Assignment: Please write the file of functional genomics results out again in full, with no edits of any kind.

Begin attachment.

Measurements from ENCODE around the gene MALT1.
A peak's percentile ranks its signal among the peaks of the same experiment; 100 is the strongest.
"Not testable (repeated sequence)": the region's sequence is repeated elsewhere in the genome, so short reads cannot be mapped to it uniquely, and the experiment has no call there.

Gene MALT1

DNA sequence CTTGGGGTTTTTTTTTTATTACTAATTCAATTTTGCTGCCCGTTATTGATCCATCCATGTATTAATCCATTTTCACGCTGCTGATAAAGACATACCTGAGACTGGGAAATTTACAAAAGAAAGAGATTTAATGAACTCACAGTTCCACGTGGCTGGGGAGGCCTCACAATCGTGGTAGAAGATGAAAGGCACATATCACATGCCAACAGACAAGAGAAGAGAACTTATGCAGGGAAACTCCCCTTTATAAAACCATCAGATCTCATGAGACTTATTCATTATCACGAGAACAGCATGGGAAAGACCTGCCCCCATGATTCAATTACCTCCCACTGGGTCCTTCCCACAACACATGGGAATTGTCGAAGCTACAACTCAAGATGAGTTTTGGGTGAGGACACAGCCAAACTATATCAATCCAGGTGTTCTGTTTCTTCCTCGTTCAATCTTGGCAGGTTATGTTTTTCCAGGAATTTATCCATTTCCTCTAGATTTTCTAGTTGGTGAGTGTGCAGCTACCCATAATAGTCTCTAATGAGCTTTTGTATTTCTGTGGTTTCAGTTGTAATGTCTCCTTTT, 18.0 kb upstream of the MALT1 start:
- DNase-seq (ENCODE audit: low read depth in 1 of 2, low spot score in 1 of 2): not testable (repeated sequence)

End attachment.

Measurements from ENCODE around the gene MALT1.
A peak's percentile ranks its signal among the peaks of the same experiment; 100 is the strongest.
"Not testable (repeated sequence)": the region's sequence is repeated elsewhere in the genome, so short reads cannot be mapped to it uniquely, and the experiment has no call there.

Gene MALT1

DNA sequence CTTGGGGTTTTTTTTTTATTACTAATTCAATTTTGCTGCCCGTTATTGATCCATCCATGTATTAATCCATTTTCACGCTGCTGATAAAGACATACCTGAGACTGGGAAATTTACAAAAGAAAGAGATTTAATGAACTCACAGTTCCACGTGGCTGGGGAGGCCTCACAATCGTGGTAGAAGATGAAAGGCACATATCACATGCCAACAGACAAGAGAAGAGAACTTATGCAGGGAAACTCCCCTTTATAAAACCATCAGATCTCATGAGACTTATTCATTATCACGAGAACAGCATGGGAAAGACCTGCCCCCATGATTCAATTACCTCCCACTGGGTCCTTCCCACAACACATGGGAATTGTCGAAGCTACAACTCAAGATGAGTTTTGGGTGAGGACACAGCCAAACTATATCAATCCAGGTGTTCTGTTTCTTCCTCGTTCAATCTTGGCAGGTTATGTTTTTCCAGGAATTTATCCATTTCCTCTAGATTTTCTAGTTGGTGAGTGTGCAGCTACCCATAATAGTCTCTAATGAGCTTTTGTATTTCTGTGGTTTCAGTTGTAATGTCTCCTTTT, 18.0 kb upstream of the MALT1 start:
- DNase-seq (ENCODE audit: low read depth in 1 of 2, low spot score in 1 of 2): not testable (repeated sequence)